What is Penguin ?

Google Penguin is the latest version of its Page Rank Web Crawler which improves its spam detection. It is better at detecting cloaking, keyword stuffing and duplicate pages. It is in place to better organic searches.

How Google Penguin Works

Google Penguin targets websites that have built spammy backlinks to game Google’s results and achieve higher rankings. Google’s algorithm scores each website on many different ranking factors. Some of these are known such as website speed and HTTPs, others are lesser known. To give you an idea of the type of backlinks Google Penguin targets, here are some examples of backlinks:

  • coming from low quality websites
  • that have the same, or similar anchor text
  • were obviously built using a bot or tool
  • that were paid for or incentivized
  • that come from strange countries
  • that were built in high quantity in a short period of time
  • from questionable countries

As Google crawls each of a website’s backlinks, Penguin scores it based on quality. If you’ve reached a low enough threshold, your website will be penalized until you can clean it up. In what is quite possibly the most famous example of webspam, Google gave used this as an example of a tactic that would be targeted by Google Penguin:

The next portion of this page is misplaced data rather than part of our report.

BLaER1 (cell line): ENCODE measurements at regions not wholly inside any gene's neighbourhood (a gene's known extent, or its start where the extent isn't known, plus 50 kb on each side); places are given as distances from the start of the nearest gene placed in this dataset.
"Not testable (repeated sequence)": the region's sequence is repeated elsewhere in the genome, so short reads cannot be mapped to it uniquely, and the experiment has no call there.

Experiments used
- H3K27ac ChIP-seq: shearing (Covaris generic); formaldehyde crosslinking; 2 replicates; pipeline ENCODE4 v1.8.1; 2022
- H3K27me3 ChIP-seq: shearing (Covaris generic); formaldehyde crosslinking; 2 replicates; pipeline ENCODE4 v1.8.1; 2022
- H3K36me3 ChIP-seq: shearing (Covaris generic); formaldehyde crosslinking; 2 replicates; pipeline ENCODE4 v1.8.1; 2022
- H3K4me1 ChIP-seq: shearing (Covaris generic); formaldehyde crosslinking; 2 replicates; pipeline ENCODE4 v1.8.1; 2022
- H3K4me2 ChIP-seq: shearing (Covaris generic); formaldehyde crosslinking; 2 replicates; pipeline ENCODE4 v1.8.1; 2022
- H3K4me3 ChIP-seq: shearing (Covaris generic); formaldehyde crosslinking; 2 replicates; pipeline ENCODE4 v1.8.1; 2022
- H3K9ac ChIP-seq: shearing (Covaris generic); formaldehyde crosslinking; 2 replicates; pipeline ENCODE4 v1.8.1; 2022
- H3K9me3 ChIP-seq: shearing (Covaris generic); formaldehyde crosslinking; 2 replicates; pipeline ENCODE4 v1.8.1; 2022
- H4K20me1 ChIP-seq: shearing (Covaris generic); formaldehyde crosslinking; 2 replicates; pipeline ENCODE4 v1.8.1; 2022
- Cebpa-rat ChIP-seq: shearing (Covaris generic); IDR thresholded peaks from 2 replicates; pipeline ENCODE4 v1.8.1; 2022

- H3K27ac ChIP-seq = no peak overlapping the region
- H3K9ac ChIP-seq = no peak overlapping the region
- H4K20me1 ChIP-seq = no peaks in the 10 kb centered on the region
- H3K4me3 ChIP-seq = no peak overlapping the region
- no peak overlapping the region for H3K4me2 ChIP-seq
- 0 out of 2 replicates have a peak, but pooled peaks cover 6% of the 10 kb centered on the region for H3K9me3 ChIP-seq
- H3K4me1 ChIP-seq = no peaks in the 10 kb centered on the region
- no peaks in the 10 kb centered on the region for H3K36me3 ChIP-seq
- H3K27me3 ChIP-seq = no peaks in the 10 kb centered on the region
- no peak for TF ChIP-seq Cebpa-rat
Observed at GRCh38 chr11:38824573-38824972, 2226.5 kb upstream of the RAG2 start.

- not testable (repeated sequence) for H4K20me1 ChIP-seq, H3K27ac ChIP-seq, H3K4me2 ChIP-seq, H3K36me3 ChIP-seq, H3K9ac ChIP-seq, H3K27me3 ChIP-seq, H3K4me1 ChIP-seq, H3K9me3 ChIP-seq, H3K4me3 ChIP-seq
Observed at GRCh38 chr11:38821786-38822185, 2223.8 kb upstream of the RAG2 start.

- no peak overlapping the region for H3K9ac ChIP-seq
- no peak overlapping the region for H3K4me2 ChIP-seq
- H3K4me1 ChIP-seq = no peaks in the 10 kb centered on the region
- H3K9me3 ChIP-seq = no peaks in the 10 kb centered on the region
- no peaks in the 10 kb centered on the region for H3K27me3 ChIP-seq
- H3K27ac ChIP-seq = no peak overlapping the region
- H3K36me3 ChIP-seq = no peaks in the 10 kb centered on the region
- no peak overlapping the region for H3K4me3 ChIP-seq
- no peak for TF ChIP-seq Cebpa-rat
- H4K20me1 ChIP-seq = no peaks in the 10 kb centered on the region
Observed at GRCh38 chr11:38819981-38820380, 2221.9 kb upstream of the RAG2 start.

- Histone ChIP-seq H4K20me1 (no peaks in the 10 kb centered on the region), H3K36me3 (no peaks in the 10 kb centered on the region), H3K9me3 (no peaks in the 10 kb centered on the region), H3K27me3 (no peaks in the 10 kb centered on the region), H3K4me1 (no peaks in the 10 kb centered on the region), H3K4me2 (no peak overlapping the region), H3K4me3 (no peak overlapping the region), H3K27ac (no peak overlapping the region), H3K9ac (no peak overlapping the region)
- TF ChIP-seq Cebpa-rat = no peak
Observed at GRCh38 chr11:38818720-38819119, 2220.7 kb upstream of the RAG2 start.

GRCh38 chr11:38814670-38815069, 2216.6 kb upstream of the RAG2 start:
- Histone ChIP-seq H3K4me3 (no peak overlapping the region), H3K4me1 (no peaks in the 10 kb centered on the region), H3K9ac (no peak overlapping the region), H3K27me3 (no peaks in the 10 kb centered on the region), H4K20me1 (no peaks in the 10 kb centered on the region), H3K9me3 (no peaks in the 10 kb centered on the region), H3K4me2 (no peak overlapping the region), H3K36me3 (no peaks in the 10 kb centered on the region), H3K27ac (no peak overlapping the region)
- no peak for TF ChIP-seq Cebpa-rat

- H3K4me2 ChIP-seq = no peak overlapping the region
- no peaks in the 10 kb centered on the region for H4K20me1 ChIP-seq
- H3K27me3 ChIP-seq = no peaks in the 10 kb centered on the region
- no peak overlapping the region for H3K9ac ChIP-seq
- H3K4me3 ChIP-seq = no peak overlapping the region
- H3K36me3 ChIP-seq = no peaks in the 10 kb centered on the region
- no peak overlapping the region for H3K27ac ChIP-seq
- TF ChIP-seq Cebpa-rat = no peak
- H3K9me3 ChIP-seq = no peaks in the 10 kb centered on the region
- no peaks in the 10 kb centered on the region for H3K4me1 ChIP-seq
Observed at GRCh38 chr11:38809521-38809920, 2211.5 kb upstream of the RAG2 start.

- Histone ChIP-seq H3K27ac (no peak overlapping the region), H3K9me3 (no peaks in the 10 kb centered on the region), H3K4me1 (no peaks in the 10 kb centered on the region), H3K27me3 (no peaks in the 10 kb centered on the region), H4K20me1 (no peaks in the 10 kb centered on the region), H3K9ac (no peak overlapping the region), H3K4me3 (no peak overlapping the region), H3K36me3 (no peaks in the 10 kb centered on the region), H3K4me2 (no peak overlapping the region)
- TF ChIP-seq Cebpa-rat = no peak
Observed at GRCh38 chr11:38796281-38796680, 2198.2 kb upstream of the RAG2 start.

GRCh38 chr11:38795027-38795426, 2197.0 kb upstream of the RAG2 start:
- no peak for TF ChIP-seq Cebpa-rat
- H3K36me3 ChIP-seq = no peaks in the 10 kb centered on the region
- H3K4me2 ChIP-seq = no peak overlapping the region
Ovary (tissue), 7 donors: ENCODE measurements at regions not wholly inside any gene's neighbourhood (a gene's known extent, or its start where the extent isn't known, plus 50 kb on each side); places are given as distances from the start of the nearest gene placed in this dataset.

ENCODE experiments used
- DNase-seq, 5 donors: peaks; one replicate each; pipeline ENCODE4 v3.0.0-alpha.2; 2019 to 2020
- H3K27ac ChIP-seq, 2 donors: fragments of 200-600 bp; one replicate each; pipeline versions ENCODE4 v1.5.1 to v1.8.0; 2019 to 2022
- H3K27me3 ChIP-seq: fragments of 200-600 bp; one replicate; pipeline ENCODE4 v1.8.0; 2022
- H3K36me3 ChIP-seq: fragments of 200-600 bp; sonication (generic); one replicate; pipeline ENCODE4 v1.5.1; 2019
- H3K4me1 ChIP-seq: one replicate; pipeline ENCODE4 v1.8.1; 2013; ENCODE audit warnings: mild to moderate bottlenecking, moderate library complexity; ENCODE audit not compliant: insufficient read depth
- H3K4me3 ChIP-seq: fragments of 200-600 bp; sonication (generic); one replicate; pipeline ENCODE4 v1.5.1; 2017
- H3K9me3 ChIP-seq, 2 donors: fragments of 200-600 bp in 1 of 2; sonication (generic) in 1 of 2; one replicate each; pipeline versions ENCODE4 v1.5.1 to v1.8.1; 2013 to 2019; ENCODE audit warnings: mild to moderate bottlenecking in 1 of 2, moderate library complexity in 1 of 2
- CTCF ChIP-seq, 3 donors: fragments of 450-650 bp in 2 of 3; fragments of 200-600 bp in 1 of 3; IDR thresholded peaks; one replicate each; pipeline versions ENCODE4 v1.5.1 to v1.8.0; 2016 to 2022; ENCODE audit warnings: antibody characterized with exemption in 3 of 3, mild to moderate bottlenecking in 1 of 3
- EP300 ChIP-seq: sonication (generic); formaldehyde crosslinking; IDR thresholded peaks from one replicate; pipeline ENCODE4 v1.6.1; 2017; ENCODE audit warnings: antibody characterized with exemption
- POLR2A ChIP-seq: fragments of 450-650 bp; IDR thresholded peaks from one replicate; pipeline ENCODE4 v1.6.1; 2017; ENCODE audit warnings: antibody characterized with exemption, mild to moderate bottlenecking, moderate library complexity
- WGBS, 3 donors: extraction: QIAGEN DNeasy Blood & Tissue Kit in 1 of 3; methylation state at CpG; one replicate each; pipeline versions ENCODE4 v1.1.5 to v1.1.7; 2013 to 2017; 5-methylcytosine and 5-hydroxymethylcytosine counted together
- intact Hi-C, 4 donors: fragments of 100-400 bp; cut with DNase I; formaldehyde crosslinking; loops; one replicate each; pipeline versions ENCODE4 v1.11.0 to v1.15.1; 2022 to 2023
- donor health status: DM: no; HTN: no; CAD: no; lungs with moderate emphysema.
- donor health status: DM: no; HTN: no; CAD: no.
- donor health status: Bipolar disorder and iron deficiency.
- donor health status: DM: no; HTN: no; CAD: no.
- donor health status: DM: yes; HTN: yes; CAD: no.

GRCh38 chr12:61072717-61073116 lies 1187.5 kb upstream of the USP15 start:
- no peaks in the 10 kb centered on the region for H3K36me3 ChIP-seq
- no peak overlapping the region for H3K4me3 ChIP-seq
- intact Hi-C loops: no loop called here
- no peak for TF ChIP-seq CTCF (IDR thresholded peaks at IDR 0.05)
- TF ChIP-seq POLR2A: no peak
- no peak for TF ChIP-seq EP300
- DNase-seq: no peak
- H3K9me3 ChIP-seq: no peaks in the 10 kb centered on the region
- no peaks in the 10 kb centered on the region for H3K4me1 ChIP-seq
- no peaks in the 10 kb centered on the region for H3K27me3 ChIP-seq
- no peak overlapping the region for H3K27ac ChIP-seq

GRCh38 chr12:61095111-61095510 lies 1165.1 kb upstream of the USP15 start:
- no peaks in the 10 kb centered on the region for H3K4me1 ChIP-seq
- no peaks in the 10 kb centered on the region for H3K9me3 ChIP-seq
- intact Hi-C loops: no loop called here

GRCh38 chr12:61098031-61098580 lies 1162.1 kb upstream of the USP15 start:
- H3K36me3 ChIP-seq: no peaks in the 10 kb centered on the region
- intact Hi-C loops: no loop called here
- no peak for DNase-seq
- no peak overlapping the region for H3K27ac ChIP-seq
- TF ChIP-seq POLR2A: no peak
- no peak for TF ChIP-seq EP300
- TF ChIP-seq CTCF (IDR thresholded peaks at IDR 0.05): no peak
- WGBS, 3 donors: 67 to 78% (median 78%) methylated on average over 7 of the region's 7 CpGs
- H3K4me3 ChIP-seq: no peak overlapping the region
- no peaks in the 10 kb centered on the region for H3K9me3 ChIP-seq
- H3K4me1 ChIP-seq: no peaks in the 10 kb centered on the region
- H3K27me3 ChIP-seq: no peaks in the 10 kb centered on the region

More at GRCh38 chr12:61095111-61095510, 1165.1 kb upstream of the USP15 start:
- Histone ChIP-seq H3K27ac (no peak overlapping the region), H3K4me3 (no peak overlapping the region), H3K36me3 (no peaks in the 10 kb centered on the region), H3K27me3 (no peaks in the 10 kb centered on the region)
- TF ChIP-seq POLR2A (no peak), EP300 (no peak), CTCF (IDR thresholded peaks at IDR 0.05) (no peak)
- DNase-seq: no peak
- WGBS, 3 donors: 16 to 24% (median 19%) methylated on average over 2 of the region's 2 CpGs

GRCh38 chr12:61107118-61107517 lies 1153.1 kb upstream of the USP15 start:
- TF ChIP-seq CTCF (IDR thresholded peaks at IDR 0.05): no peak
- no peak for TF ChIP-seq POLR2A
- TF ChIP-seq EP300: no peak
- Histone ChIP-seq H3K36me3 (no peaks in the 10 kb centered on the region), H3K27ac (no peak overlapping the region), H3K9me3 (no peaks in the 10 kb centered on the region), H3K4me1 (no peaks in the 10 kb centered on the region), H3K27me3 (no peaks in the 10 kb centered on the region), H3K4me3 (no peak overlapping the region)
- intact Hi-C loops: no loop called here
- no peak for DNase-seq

It has been said by Google in a live video that the Google algorithm “labels” your links, which is a great way to think about backlinks mentally. They gave a few examples such as:

  • footer links
  • links that were disavowed
  • Penguin impacted links

The easiest way to understand how Google Penguin works is to look at the “link schemes” section of Google’s Webmaster Guidelines. They spell out in detail the types of link schemes which could negatively impact your website:

  • buying or selling do-follow links
  • exchanging links
  • large scale article marketing
  • advertorials
  • advertisements that contain do-follow links
  • forum comments or blog posts containing links
  • links in footer or templates (site wide)

It doesn’t take a mathematician to figure out what “negatively impact” means. If you have enough of these links pointing to your site, you will probably lose rankings in Google.

There are times when some of these backlinks or websites might not be easily identified by the human eye. In the past few years, spammers have gotten very good at making Blackhat links look like white hat. This has been a big challenge for Google, as many SEO’s are writing high quality content and using them on low quality sites, dropped domains, and private blog networks. It is a constant cat and mouse game: Google launches a new update, SEO’s respond with a new tactic, Google responds with an update to target that tactic.


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